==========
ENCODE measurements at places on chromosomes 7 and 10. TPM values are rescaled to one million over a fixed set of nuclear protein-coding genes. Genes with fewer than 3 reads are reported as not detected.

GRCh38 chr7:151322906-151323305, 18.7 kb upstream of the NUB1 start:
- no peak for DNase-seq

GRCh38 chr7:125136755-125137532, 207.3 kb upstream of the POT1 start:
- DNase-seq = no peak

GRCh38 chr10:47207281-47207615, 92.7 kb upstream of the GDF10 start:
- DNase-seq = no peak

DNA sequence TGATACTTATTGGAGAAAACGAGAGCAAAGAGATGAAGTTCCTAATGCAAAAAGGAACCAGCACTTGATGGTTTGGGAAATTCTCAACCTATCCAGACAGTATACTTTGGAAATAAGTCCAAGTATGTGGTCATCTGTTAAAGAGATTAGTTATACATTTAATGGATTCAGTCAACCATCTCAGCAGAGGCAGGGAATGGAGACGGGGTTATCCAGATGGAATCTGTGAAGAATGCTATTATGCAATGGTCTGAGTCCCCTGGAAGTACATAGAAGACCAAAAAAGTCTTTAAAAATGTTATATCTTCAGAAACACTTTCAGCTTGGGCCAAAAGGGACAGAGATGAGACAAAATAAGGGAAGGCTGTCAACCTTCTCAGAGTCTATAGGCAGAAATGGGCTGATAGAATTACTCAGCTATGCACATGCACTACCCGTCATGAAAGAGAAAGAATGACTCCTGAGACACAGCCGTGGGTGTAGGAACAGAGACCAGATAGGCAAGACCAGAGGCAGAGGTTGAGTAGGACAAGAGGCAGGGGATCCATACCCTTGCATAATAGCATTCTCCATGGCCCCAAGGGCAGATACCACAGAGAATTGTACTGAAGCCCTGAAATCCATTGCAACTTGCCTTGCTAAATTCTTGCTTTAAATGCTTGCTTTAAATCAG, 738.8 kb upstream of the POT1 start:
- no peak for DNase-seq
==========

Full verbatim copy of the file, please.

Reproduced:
ENCODE measurements at places on chromosomes 7 and 10. TPM values are rescaled to one million over a fixed set of nuclear protein-coding genes. Genes with fewer than 3 reads are reported as not detected.

GRCh38 chr7:151322906-151323305, 18.7 kb upstream of the NUB1 start:
- no peak for DNase-seq

GRCh38 chr7:125136755-125137532, 207.3 kb upstream of the POT1 start:
- DNase-seq = no peak

GRCh38 chr10:47207281-47207615, 92.7 kb upstream of the GDF10 start:
- DNase-seq = no peak

DNA sequence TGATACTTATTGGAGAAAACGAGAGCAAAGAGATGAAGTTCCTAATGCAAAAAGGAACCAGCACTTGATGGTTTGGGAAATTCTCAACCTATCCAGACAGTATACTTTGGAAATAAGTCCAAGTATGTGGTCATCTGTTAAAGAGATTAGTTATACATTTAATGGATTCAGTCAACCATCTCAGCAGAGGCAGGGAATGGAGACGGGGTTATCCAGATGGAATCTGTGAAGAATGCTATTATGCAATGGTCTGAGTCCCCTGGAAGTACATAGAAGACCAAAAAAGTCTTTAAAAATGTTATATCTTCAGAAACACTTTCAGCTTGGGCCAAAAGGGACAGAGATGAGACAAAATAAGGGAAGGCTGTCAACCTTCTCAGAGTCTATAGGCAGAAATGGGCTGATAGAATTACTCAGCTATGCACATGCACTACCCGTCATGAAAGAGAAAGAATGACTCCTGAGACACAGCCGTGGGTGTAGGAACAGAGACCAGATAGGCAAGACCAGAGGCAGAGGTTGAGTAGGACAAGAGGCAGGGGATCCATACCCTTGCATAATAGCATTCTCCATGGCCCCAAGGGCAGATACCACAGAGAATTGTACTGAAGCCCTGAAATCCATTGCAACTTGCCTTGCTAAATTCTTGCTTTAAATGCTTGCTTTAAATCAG, 738.8 kb upstream of the POT1 start:
- no peak for DNase-seq